Although it would be premature to formally propose a ‘single’ diagnostic flow chart, the present study highlights the effects of separating initial laboratory testing by serology from a second set of laboratory tests in order to further increase the likelihood of CD before proceeding to endoscopic biopsy and histology, which is definitive but also the most expensive and intrusive investigation used in diagnostic investigations for CD. Shifting costs from gastroscopy to laboratory testing promises to reduce overall costs and may be more acceptable to patients, particularly if gastroscopy is difficult to access or even undesirable.
The exceptional performance characteristics of CD-specific serology and HLA-DQ genetic testing have prompted the release of new serogenetic criteria to diagnose CD. In the current study, a novel serogenetic methodology was developed to formally estimate the community prevalence of CD by optimizing combined serological and genetic testing. In contrast to conflicting reports that the prevalence of CD is overestimated or underestimated due to discordance in intestinal histology and TG2-IgA serology, screening using TG2-IgA, EMA, and HLA-DQ genetic testing indicates that the prevalence of CD in adults is at least 1.1% in men and 1.0% in women, but when TG2 and DGP serology are combined as initial screening tools, sensitivity is improved, and the estimated prevalence of CD is 1.2% or 1:86 in men and 1.9% or 1:52 in women. Serogenetic screening without the requirement for follow-up small bowel biopsies provides a flexible, cost-effective methodology that could be widely applied to obtain accurate estimates of the prevalence of CD in large cohort studies.
In the current study, the serogenetic screening also highlighted that false-positive TG2-IgA serology is common in adults at average risk of CD. Using serology and genetic tests after initial serology screening is both cost-effective and could avoid many unnecessary gastroscopies prompted by abnormal ‘CD-specific’ serology.
AGA: Anti-gliadin IgA; AGG: Anti-gliadin IgG; CD: Celiac disease; CI: Confidence interval; DGP: Deamidated gliadin-derived peptides; DGP-A: Deamidated gliadin-derived peptides-immunoglobulin A; DGP-G: Deamidated gliadin-derived peptides-immunoglobulin G; ELISA: Enzyme-linked immunosorbent assay; EMA: Endomysial antibody; ESPGHAN: European Society for Pediatric Gastroenterology, Hepatology, and Nutrition; HLA: Human leukocyte antigen; IEL: Intra-epithelial lymphocyte; Ig: Immunoglobulin; PCR: Polymerase chain reaction; RR: Relative risk; SNP: Single-nucleotide polymorphism; SSO: Sequence-specific oligonucleotide; TG: Transglutaminase; ULN: Upper limit of normal.
RPA is Chief Scientific Officer of ImmusanT Inc., and shareholder in ImmusanT, Inc. and Nexpep Pty Ltd, companies that are directly or indirectly involved in developing treatments and diagnostics for CD. RPA has been a consultant for INOVA Diagnostics, Prometheus Laboratories, and Given Imaging (USA), companies that provide diagnostics for CD. JT-D is a shareholder in Nexpep Pty Ltd., and a consultant to ImmusanT, Inc. RPA and JTD are named inventors on patents related to diagnosis and treatment of CD. The Walter and Eliza Hall Institute of Medical Research hold shares in Nexpep Pty Ltd.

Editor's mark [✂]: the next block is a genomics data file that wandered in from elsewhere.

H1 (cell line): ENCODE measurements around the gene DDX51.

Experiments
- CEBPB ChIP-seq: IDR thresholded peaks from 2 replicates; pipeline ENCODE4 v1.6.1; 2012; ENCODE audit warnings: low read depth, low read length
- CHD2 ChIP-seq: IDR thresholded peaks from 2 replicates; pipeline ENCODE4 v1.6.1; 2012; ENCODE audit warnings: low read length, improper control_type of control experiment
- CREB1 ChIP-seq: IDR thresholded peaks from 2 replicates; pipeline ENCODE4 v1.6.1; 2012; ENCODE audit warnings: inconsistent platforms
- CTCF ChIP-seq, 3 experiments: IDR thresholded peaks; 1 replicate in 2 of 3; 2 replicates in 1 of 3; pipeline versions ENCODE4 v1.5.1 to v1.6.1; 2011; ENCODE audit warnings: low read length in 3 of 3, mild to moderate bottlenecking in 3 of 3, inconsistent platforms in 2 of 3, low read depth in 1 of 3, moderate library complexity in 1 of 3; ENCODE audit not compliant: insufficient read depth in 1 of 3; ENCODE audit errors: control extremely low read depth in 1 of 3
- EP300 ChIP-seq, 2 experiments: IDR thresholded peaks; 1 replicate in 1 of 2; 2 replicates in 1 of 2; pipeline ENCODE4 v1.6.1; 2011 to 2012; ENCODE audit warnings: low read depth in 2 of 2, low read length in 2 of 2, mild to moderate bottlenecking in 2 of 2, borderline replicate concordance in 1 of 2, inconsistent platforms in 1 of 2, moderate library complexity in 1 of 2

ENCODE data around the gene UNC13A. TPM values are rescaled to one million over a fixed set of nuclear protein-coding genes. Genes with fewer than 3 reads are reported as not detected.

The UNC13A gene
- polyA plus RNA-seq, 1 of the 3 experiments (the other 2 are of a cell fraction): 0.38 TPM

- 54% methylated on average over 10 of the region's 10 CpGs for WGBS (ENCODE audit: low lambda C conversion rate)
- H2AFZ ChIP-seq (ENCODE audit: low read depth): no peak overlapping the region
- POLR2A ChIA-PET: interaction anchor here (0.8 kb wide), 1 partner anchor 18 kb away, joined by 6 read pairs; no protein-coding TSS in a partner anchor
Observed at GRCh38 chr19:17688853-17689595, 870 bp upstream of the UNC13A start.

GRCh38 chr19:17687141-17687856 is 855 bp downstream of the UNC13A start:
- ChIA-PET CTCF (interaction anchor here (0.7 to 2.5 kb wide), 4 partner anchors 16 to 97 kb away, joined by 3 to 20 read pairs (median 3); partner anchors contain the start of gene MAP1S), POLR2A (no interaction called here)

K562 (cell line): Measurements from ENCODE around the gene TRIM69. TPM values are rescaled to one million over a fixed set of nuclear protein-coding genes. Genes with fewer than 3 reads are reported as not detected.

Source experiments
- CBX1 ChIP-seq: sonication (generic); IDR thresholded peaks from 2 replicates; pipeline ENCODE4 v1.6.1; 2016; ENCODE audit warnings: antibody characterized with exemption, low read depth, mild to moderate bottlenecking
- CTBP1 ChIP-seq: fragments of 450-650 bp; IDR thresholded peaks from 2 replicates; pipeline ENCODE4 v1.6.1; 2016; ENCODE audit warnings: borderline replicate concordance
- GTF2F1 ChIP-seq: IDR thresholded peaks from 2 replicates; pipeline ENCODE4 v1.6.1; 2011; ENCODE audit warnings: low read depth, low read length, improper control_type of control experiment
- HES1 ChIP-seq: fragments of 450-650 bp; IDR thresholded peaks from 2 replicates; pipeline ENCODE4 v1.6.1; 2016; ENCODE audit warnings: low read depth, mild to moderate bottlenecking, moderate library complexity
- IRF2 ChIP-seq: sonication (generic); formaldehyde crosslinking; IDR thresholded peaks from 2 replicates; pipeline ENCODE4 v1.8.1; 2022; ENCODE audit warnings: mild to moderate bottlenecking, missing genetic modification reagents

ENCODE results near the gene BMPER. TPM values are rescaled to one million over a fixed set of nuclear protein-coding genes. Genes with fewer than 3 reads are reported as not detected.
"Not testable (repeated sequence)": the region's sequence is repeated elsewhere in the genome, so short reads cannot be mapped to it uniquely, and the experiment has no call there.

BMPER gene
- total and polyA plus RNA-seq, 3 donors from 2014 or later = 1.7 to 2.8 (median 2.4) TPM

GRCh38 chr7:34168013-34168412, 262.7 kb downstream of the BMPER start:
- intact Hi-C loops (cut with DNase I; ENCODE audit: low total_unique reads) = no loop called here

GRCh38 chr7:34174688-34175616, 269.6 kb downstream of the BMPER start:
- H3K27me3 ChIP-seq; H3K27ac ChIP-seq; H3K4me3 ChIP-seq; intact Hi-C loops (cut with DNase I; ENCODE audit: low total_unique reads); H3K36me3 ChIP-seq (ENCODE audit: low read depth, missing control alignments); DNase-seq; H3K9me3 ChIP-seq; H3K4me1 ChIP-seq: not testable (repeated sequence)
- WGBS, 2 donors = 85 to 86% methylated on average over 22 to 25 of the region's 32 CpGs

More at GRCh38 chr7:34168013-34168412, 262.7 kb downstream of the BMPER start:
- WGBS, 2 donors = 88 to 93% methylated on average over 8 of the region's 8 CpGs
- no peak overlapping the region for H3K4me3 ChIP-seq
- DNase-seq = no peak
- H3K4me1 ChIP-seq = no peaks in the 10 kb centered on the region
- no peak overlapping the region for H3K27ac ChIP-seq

RPA participated in study concept and design, overall supervision, data gathering and analysis, and manuscript preparation; MJH in study design, sample management, data gathering, and manuscript revision; RT in serology assays and manuscript revision; PD in genotyping, data interpretation, and manuscript revision; ELD in study design, genotyping, data interpretation, and manuscript revision; MJC in sample management, data gathering and manuscript revision; KA in sample preparation, and manuscript revision; GCN in study design, supervision, and revision of the manuscript; JTD in study design, data interpretation, and manuscript revision; REK in expert clinical advice and follow-up, and revision of the manuscript; WP and BHT in study design and revision of the manuscript; MAK and MAB in study design, supervision, and revision of the manuscript; and JAP in study design, sample management, data gathering, and manuscript revision. All authors read and approved the final manuscript.
The pre-publication history for this paper can be accessed here:
(A) Baseline serogenetic findings and follow-up in females with confirmed abnormal transglutaminase 2/deamidated gliadin peptide (TG2/DGP) lgA/lgG when recruited 1994 to 1997. (B) Baseline serogenetic findings and follow-up in men with confirmed abnormal composite TG2/DGP lgA/lgG at recruitment during the period 2001 to 2006.
Persistent or reproducible abnormal serology in 597 women at baseline and 10 years later.
Funding was provided by INOVA Diagnostics Inc., Nexpep Pty Ltd., the NHMRC, the Victorian Health Promotion Foundation, the Geelong Region Medical Research Foundation, the NHMRC Independent Research Institutes Infrastructure Support Scheme (grant number 361646), and Victorian State Government Operational Infrastructure Support. RPA held the Ian Mackay Fellowship from the Walter and Eliza Hall Institute and Melbourne Health; JT-D was supported by an NHMRC Postgraduate Medical Scholarship; ELD was funded by an NHMRC Career Development Award (569807); and MAB was funded by an NHMRC Senior Principal Research Fellowship. No funding bodies had any role in study design, data collection and analysis, decision to publish, or preparation of the manuscript. The authors wish to thank the volunteers who participated in this study, and the support of Coeliac Victoria and Tasmania in volunteer recruitment.